Moving back another step from Liturgy, we prepare for Holy Communion with the intentional things we do the evening before the Liturgy. Specifically, here we think about our Prayers and our Fasting. There are a great number of different prayers and canons and ways of putting these things together which fall under the umbrella of “Prayers in Preparation for Holy Communion.” Whatever rule of prayer that you’ve come to with your spiritual father, it’s very important for us to set time aside Saturday evening/Sunday morning to prepare ourselves for the Eucharist with prayer. Those prayers of preparation remind us constantly of our sinfulness and unworthiness, they remind us of God’s grace and mercy, and they remind us of what an awesome gift we’re preparing to receive. We need to walk through and live all of these things as part of our preparation. Joined to our prayer is a fast from all food and drink before the Liturgy (exceptions are sometimes made for necessity, in agreement with one’s spiritual father). This fast is a very tangible and physical way of giving God the first place in that day, very reminiscent of the words of Christ that we live not by bread alone.

Moving back one final step, our lives in Christ on a daily basis are a final part of our preparation for Holy Communion. Elder Sophrony said that everything we do is in preparation for receiving the Holy Body and Blood of our Christ. We draw closer to Christ in our day to day walk with Him, and the closer we are to God, the more the grace of God fills us at all times and in all places. Our life in Christ is foundational – if we live far from Christ, then we remember the words of St. Paul, that we receive unworthily. If our life is not a sacrifice well pleasing to God, if we aren’t sincerely trying to follow Christ, then no amount of preparation will truly prepare us for Holy Communion.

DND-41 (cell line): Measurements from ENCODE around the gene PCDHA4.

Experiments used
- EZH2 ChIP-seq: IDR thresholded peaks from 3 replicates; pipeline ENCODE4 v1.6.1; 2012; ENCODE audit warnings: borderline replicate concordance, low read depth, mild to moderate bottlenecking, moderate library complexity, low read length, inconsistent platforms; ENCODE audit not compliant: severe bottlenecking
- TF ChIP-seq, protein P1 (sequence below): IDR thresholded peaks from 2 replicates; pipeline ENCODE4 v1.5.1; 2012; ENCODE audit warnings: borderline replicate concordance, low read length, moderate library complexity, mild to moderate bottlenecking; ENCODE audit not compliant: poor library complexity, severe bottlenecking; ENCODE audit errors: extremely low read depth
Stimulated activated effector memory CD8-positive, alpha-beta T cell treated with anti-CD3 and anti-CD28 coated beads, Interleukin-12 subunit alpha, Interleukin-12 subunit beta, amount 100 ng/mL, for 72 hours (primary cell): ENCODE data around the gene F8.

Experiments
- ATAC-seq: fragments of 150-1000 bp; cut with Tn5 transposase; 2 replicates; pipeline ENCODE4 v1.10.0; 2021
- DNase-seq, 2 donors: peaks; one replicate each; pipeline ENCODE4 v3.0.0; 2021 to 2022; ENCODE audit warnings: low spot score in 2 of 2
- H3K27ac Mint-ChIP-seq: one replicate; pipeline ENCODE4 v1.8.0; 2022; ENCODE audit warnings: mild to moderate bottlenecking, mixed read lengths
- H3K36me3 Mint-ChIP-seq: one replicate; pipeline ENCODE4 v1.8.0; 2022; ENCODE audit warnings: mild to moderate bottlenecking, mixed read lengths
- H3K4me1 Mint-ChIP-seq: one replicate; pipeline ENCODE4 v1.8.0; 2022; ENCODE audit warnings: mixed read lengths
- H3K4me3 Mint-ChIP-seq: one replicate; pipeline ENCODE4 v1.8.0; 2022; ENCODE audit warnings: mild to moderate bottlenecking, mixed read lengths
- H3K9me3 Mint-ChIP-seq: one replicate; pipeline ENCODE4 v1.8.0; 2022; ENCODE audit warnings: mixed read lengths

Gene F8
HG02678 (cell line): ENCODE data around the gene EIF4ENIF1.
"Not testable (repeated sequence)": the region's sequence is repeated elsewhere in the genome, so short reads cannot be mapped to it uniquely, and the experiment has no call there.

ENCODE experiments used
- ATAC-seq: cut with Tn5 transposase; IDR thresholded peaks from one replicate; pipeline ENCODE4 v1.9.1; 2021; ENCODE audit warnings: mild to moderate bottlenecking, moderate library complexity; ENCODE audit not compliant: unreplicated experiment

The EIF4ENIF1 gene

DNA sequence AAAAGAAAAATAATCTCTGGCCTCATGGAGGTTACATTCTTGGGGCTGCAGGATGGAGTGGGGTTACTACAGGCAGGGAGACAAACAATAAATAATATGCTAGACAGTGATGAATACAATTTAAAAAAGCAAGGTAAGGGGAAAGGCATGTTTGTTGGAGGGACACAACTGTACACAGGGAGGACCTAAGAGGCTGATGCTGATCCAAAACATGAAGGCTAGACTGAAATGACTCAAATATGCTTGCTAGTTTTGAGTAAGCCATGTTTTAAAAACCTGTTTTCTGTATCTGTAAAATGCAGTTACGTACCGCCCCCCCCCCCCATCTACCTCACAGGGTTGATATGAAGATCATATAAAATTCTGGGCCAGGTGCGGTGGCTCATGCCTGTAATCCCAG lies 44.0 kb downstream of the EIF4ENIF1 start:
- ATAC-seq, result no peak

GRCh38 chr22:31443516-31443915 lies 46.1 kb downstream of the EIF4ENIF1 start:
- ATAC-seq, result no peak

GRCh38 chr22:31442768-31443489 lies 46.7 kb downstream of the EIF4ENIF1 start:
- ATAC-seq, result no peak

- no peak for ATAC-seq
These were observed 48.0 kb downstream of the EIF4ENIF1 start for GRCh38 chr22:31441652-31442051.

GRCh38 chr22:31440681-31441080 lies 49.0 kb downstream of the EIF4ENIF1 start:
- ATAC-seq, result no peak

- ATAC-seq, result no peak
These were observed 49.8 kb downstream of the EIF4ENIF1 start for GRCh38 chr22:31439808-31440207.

And finally, one phrase on why our preparation for Holy Communion is so important – in the Eucharist, God shares with us His life, and the Fathers teach us that we are only able to receive and contain that portion of grace that we’re prepared to receive. We want to communion as completely as possible with our God, and therefore every part of our preparation for Communion is vital for our continuing growth in Christ.

Glory to Jesus Christ! Glory forever!

Author Matthew Jackson


Of Thy Mystical Supper…

“Of Thy Mystical Supper, O Son of God, accept me today as a communicant. For I will not speak of Thy Mysteries to Thine enemies, neither like Judas will I give Thee a kiss. But like the thief will I confess Thee: remember me O Lord, in Thy Kingdom.”

We hear this hymn on Sundays before approaching the chalice to receive Holy Communion, so I thought it would be nice to look at the words of the hymn a little more closely.